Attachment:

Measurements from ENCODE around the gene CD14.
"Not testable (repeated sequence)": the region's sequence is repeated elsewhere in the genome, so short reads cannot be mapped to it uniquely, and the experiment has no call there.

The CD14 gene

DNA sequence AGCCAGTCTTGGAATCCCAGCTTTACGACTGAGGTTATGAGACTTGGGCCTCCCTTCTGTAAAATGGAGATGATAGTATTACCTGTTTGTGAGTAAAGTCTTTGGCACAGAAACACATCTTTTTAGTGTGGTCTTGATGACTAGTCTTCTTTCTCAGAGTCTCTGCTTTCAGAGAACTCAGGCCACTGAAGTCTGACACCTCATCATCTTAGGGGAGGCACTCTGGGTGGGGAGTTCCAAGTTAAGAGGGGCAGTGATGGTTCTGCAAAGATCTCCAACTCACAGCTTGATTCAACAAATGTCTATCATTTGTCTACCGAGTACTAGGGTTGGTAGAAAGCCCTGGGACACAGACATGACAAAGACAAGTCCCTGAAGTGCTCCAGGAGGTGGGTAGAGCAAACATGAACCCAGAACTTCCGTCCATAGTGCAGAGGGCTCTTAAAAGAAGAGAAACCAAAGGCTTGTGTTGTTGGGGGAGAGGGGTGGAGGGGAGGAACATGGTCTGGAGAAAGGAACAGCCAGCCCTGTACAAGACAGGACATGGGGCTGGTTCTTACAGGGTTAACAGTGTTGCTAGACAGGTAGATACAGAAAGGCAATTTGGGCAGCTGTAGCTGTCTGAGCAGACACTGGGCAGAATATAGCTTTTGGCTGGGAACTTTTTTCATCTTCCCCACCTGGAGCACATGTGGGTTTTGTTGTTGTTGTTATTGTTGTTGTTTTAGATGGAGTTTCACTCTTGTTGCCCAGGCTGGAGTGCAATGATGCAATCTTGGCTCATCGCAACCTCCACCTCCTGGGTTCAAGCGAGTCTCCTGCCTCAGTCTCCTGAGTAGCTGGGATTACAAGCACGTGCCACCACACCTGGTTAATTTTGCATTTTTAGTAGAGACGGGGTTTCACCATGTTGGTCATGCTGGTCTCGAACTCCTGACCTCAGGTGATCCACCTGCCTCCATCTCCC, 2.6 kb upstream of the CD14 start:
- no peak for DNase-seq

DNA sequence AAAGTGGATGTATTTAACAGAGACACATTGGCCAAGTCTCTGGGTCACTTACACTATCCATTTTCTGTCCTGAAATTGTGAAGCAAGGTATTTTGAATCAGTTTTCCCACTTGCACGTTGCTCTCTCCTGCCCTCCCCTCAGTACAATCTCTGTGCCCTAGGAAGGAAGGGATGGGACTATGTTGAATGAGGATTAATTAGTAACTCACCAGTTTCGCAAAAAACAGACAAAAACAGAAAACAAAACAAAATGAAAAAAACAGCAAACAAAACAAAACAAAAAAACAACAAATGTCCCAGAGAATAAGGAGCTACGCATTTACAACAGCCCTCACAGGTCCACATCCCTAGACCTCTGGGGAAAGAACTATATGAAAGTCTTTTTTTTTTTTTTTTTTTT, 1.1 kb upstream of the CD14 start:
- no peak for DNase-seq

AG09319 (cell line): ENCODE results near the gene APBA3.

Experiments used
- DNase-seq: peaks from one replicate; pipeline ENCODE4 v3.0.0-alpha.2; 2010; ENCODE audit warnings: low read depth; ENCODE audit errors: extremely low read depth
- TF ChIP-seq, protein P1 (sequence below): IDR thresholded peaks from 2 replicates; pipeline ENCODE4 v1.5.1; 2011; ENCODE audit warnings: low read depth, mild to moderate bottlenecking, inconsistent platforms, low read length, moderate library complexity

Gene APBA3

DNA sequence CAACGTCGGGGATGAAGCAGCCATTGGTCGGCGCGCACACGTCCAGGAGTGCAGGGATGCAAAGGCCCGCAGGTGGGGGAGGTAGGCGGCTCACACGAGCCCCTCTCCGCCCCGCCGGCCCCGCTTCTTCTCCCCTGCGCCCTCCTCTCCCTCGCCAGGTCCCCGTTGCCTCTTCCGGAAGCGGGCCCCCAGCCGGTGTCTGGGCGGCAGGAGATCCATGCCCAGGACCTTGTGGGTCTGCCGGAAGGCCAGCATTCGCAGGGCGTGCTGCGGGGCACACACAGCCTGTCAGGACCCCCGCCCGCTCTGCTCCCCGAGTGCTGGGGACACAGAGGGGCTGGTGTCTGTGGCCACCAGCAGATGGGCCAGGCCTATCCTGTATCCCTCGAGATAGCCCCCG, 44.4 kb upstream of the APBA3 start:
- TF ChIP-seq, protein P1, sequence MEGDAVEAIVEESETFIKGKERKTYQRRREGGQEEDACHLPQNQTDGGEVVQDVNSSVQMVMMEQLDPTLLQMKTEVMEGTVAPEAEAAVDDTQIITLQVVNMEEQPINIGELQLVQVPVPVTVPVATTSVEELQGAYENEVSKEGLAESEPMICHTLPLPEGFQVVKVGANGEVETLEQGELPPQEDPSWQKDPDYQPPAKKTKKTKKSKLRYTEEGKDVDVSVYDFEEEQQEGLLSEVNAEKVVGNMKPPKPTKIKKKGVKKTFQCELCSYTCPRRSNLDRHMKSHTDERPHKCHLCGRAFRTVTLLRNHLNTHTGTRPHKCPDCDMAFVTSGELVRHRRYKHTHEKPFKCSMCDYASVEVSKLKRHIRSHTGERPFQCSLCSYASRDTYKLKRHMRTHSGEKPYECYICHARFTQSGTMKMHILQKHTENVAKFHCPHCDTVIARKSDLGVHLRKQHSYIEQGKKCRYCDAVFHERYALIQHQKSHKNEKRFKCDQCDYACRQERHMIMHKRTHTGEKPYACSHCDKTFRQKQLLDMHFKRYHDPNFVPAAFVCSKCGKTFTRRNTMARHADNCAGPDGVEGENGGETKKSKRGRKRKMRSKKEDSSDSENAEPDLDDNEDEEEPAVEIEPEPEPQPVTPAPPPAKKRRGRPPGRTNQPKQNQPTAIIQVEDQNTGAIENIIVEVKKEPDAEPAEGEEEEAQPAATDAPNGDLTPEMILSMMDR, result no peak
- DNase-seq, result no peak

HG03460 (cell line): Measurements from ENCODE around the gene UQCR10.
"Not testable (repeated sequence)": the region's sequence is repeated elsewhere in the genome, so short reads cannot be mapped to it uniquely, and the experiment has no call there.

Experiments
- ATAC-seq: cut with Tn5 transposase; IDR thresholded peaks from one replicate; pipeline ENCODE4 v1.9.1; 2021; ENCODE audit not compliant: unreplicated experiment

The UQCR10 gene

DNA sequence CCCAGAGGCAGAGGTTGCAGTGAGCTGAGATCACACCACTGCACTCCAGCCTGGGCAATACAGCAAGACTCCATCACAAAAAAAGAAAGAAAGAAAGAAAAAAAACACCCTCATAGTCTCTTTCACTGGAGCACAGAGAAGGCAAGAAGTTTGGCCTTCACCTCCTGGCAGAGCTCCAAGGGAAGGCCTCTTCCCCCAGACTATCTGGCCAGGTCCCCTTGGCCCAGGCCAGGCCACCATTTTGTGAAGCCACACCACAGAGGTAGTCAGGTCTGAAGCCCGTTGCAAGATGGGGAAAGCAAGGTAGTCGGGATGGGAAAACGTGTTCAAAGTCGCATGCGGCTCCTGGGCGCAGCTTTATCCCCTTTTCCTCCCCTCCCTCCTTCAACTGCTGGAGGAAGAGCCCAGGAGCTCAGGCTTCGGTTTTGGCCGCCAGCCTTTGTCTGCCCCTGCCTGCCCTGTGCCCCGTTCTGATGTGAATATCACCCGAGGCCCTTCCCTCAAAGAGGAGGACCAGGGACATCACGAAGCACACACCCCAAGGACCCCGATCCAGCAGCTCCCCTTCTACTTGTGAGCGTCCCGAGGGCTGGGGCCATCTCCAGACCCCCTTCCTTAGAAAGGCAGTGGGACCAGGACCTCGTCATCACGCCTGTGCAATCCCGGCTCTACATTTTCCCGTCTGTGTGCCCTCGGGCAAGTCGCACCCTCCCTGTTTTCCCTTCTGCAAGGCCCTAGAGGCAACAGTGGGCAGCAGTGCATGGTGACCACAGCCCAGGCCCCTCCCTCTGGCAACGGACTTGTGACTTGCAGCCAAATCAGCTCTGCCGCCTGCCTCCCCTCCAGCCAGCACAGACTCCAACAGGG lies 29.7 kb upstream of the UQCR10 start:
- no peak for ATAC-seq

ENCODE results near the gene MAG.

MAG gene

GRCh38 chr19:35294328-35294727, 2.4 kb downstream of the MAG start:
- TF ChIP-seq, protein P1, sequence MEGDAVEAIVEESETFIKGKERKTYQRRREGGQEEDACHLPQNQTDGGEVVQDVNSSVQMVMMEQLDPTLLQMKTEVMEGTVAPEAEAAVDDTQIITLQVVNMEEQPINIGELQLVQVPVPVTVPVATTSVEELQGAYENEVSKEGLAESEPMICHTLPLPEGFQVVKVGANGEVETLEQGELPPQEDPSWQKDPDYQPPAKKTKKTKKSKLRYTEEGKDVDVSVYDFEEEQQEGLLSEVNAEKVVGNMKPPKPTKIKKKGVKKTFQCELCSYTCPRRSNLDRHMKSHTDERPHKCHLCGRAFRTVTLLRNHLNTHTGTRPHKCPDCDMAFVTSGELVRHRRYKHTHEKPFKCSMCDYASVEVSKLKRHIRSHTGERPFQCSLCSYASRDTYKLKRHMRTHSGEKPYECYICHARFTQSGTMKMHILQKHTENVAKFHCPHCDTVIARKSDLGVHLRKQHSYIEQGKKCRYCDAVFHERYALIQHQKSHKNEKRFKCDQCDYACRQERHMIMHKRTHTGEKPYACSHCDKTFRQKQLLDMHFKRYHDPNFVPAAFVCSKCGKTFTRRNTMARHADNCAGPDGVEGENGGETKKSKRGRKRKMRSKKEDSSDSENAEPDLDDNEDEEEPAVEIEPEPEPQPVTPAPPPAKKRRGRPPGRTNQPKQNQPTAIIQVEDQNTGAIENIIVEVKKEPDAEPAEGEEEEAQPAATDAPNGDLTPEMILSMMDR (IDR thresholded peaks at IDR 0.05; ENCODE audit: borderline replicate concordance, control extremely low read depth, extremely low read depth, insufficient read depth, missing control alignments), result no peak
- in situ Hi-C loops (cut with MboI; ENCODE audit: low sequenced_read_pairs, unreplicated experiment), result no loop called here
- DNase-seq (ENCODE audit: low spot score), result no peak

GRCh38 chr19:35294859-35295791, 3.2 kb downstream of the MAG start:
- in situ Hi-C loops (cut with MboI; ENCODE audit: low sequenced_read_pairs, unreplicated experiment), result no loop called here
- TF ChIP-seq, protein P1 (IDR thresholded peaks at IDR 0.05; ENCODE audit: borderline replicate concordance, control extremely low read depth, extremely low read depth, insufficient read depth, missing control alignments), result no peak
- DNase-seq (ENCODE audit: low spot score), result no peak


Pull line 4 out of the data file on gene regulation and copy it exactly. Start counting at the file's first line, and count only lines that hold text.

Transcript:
DNA sequence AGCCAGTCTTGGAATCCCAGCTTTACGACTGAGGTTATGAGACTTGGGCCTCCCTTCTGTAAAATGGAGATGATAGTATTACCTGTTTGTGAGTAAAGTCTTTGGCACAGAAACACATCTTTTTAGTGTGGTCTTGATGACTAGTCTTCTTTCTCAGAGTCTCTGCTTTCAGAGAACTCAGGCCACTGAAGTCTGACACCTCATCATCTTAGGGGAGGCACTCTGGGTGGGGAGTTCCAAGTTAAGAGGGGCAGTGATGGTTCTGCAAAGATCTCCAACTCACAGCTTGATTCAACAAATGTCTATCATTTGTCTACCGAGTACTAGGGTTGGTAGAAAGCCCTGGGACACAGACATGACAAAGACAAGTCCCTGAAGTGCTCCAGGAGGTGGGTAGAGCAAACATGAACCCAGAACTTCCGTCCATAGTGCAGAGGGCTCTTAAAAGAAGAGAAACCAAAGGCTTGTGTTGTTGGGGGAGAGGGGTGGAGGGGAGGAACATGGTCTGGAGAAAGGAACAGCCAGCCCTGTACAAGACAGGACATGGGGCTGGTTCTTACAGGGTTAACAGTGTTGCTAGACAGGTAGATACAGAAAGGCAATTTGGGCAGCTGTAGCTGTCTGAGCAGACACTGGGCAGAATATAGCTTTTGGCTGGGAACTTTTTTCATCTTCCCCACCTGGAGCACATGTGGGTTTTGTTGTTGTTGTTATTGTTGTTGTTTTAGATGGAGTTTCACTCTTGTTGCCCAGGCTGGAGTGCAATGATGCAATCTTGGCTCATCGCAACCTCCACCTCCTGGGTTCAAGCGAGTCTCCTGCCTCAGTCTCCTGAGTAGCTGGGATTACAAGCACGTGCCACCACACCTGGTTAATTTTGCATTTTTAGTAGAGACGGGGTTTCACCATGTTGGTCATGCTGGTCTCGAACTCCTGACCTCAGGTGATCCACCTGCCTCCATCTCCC, 2.6 kb upstream of the CD14 start: